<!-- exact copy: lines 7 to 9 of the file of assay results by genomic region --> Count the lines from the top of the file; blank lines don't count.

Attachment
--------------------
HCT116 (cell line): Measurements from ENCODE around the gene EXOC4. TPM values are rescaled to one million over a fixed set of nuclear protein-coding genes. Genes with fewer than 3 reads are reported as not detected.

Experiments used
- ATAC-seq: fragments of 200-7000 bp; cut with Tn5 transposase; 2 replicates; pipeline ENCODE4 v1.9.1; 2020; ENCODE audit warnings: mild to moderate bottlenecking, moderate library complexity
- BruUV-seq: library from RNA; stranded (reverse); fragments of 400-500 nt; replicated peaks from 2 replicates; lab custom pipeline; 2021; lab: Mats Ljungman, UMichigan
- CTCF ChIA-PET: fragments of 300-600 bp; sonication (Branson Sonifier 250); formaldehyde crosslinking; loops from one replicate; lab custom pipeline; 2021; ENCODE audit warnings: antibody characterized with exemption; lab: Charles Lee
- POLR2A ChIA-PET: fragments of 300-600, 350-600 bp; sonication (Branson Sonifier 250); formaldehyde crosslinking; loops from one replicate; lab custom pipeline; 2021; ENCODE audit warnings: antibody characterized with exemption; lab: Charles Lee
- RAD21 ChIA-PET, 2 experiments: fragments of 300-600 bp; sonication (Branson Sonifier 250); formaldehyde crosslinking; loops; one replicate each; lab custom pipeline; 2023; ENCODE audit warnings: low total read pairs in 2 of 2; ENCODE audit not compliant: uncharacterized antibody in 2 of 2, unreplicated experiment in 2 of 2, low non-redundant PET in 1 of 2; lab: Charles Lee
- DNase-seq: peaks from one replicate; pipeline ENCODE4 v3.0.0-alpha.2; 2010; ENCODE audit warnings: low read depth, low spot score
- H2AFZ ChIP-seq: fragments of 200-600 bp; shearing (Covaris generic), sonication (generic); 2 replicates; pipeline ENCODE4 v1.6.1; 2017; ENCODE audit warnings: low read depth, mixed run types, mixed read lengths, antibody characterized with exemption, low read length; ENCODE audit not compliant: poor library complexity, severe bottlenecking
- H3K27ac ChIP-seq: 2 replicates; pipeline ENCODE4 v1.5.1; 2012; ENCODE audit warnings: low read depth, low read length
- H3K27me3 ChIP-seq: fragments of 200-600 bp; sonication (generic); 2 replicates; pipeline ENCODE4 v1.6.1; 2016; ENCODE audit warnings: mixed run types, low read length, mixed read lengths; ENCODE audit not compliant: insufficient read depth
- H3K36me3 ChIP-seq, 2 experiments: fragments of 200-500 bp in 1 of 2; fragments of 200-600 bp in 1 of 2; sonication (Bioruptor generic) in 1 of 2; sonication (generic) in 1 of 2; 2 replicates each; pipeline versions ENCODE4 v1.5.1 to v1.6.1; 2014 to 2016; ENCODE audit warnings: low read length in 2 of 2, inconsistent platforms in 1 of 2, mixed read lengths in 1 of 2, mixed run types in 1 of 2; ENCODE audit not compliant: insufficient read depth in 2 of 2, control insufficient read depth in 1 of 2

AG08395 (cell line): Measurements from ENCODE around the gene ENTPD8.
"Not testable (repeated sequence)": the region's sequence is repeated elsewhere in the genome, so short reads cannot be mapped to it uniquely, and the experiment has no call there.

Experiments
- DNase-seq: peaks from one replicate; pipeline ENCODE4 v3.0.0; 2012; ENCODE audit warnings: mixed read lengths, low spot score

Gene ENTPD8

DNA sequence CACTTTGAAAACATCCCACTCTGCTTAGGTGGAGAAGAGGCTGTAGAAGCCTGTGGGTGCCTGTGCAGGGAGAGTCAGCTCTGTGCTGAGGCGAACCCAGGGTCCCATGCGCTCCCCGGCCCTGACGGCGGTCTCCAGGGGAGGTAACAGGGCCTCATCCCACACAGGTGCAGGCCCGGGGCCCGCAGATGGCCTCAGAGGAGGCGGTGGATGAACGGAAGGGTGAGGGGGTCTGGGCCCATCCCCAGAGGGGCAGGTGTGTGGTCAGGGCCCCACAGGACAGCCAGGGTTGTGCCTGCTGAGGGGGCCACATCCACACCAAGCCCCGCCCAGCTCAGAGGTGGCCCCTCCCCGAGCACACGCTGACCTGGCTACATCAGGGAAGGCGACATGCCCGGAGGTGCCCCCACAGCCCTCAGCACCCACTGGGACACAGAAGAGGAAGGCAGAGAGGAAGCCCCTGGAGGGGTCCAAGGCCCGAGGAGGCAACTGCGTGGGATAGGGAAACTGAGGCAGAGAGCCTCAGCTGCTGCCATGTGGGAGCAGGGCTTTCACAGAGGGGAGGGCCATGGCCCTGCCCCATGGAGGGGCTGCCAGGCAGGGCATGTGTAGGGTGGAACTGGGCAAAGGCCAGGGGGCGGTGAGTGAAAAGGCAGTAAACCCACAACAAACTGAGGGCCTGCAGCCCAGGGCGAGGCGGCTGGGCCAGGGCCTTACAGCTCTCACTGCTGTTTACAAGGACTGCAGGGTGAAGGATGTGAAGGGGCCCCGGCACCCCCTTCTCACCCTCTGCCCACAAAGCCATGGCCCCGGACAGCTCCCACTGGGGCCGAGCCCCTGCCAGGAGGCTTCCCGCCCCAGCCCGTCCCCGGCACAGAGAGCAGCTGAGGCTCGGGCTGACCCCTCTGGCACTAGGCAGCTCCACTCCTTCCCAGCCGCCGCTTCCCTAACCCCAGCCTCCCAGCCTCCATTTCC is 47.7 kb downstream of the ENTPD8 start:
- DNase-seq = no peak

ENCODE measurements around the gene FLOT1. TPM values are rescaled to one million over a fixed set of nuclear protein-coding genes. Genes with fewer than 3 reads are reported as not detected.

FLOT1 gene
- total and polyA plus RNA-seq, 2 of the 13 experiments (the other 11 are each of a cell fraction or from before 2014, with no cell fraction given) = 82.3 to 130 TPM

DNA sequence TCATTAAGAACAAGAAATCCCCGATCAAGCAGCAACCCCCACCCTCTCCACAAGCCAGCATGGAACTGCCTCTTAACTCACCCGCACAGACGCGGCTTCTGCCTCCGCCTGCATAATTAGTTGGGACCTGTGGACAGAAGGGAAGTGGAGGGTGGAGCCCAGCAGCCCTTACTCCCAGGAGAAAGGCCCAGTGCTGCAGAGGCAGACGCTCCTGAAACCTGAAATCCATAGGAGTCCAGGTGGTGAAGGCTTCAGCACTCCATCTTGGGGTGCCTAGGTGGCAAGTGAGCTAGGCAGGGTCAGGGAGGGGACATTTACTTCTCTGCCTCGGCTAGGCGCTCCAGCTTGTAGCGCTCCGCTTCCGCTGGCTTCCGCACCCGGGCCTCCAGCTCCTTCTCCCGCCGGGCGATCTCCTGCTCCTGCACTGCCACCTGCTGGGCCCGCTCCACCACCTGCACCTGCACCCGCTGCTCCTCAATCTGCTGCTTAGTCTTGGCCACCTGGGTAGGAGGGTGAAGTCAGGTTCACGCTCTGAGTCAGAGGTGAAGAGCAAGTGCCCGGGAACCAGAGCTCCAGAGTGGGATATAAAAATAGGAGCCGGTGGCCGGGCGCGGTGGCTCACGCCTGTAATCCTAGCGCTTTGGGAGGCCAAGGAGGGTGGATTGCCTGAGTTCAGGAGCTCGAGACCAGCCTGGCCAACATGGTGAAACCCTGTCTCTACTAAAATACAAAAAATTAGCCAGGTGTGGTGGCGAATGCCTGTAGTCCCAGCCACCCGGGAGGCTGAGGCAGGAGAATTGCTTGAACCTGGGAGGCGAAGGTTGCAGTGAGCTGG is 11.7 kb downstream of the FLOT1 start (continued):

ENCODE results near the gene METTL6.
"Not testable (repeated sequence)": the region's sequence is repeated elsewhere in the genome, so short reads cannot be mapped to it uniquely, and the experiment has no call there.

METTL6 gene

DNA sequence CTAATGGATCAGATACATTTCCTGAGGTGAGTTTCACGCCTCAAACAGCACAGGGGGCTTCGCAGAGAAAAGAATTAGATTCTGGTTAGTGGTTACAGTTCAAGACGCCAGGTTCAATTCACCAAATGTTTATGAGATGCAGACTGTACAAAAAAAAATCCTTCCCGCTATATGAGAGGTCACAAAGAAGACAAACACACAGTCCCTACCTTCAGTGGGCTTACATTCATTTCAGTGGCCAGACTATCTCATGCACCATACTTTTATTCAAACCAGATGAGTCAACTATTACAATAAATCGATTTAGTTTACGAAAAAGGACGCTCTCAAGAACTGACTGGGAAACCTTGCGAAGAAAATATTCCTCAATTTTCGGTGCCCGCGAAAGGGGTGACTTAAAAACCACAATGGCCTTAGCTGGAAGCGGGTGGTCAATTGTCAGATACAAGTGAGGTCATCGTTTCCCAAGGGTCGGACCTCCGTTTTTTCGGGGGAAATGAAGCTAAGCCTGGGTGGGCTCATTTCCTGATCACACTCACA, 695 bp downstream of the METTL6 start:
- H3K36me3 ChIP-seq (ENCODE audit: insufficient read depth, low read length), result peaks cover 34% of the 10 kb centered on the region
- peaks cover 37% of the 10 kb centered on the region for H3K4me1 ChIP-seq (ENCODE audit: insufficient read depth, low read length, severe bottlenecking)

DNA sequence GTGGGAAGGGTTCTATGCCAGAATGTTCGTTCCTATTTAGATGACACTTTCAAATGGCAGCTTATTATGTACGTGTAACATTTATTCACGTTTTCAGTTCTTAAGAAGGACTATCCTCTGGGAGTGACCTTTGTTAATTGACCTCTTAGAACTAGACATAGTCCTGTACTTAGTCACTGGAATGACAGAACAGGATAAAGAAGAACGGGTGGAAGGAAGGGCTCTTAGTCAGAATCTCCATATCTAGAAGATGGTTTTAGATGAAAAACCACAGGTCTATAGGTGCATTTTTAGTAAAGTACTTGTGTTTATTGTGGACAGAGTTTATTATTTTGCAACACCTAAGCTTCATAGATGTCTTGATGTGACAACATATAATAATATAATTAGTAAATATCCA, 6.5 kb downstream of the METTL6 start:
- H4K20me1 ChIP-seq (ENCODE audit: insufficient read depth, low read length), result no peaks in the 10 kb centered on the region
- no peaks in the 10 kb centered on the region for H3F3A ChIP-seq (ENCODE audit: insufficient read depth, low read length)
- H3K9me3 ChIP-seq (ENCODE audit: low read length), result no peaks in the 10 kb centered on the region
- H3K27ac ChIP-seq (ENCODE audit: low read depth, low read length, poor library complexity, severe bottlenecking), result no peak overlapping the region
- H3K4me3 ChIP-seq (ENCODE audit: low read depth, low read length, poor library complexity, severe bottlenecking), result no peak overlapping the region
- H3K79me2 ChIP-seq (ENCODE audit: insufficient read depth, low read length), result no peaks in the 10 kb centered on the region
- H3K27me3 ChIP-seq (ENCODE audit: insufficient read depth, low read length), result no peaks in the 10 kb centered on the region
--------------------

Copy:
- RAD21 ChIA-PET, 2 experiments: fragments of 300-600 bp; sonication (Branson Sonifier 250); formaldehyde crosslinking; loops; one replicate each; lab custom pipeline; 2023; ENCODE audit warnings: low total read pairs in 2 of 2; ENCODE audit not compliant: uncharacterized antibody in 2 of 2, unreplicated experiment in 2 of 2, low non-redundant PET in 1 of 2; lab: Charles Lee
- DNase-seq: peaks from one replicate; pipeline ENCODE4 v3.0.0-alpha.2; 2010; ENCODE audit warnings: low read depth, low spot score
- H2AFZ ChIP-seq: fragments of 200-600 bp; shearing (Covaris generic), sonication (generic); 2 replicates; pipeline ENCODE4 v1.6.1; 2017; ENCODE audit warnings: low read depth, mixed run types, mixed read lengths, antibody characterized with exemption, low read length; ENCODE audit not compliant: poor library complexity, severe bottlenecking